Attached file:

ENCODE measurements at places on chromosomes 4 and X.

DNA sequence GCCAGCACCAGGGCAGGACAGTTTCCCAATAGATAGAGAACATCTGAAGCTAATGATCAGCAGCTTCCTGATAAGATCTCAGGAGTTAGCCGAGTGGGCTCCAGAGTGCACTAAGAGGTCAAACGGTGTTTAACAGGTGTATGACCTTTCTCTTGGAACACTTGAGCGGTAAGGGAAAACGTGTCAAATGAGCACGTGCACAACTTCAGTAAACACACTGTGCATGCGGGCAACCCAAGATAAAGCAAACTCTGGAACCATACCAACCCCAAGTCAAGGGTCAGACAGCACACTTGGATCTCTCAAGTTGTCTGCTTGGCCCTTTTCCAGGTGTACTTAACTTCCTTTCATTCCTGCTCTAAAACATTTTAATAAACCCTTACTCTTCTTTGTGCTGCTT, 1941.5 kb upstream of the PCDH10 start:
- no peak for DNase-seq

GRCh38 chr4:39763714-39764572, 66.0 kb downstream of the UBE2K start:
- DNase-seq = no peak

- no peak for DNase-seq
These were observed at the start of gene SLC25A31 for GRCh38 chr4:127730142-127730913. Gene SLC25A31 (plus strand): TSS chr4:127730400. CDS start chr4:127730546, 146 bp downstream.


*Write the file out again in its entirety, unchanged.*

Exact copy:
ENCODE measurements at places on chromosomes 4 and X.

DNA sequence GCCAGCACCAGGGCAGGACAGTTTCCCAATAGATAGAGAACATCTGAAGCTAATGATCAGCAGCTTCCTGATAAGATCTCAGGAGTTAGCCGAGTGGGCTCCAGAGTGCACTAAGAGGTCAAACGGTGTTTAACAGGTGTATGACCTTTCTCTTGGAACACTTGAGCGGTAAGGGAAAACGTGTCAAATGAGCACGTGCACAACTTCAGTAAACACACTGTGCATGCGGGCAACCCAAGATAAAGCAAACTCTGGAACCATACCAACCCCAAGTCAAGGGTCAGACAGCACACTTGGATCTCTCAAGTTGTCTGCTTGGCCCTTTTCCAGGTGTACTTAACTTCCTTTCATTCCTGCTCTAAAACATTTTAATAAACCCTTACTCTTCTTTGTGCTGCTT, 1941.5 kb upstream of the PCDH10 start:
- no peak for DNase-seq

GRCh38 chr4:39763714-39764572, 66.0 kb downstream of the UBE2K start:
- DNase-seq = no peak

- no peak for DNase-seq
These were observed at the start of gene SLC25A31 for GRCh38 chr4:127730142-127730913. Gene SLC25A31 (plus strand): TSS chr4:127730400. CDS start chr4:127730546, 146 bp downstream.